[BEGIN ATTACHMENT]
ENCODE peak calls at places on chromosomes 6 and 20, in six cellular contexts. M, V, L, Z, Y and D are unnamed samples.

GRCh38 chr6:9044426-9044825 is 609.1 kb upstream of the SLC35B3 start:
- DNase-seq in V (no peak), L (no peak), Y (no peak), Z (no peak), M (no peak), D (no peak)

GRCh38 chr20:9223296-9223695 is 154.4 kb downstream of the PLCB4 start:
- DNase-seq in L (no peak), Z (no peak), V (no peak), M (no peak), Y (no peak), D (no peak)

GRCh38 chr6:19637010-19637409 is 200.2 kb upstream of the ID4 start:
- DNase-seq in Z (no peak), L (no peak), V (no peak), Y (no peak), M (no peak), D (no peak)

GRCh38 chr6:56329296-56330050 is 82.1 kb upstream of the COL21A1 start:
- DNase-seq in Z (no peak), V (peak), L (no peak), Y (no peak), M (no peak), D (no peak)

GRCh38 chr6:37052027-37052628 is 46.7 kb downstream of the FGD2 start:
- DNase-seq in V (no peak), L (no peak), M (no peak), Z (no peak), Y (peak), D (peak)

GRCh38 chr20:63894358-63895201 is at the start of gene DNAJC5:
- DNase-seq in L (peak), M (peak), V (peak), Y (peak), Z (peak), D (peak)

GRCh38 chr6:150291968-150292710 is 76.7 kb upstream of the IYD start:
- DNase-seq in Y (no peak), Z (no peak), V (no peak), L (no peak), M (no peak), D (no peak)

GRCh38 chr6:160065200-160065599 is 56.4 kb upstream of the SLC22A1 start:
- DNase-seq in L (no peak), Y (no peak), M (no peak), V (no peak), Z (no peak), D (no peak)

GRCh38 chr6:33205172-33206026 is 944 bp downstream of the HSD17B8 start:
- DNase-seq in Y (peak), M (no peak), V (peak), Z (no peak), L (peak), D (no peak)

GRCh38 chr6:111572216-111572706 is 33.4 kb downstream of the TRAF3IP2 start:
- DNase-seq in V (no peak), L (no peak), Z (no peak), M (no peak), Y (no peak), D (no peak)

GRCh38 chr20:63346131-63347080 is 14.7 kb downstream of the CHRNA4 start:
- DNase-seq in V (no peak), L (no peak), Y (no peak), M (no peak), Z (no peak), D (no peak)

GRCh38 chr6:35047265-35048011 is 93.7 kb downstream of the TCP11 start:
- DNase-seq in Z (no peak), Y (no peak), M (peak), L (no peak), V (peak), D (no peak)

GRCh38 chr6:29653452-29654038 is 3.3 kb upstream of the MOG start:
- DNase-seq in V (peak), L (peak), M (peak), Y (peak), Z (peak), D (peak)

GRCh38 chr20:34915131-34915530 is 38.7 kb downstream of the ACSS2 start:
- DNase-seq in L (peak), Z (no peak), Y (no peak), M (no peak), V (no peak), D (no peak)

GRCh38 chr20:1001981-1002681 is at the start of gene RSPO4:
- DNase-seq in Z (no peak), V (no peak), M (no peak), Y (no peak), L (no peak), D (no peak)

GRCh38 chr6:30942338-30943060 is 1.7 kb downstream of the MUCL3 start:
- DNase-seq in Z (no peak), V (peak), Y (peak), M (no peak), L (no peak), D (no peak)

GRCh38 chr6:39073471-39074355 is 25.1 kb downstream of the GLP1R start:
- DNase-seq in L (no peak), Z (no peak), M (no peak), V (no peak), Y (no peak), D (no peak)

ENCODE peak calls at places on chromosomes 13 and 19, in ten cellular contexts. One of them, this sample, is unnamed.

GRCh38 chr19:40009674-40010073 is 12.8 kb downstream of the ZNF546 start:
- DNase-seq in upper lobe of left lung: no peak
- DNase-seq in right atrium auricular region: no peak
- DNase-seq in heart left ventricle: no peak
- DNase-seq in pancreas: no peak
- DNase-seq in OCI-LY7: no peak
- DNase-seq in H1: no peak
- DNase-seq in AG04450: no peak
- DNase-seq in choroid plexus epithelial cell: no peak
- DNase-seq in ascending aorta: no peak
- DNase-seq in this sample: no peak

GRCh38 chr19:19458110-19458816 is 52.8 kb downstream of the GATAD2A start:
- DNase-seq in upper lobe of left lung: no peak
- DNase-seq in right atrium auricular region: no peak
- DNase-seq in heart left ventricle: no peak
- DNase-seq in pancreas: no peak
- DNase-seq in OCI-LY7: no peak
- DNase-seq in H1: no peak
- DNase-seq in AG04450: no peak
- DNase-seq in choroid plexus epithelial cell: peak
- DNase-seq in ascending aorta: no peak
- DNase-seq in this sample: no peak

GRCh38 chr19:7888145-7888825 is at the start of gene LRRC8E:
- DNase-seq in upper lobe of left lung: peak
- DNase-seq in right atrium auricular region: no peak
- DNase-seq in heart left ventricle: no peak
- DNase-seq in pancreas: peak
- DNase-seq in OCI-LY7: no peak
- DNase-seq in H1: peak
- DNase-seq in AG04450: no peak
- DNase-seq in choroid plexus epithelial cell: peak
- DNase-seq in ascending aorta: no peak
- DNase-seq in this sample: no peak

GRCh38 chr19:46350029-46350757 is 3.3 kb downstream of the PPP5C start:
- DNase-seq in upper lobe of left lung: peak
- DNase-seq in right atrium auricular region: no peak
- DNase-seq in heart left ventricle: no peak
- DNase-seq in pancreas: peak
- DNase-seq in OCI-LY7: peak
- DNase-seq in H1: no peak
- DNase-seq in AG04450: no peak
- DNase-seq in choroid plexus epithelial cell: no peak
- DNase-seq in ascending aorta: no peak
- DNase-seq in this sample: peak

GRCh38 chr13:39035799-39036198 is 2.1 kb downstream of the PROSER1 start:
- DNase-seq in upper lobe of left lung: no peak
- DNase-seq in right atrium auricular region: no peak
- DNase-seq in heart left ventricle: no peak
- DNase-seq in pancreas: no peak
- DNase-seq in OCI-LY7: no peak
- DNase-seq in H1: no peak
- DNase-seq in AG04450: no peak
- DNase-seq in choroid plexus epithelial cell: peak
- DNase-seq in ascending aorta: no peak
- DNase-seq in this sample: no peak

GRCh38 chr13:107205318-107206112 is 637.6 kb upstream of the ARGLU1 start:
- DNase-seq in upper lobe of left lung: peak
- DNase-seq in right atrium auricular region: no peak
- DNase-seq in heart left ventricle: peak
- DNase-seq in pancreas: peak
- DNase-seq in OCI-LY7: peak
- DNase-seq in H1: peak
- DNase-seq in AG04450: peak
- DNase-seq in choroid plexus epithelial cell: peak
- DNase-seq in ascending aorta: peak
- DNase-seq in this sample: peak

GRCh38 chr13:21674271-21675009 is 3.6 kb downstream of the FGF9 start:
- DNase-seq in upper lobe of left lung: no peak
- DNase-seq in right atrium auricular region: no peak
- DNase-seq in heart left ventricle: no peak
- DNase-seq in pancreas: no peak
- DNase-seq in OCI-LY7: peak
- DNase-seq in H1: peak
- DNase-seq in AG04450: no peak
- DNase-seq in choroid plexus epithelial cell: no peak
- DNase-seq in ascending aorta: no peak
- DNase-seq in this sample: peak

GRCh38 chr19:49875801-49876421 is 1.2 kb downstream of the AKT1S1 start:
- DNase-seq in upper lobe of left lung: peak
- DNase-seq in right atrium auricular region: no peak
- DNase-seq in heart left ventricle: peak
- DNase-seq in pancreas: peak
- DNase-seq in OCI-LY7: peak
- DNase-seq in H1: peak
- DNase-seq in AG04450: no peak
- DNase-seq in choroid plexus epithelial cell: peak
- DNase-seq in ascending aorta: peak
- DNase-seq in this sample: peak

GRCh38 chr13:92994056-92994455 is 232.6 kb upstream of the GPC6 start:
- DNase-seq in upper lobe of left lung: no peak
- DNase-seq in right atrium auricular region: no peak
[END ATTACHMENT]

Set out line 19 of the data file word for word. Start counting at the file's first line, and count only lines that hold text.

- DNase-seq in Y (peak), M (no peak), V (peak), Z (no peak), L (peak), D (no peak)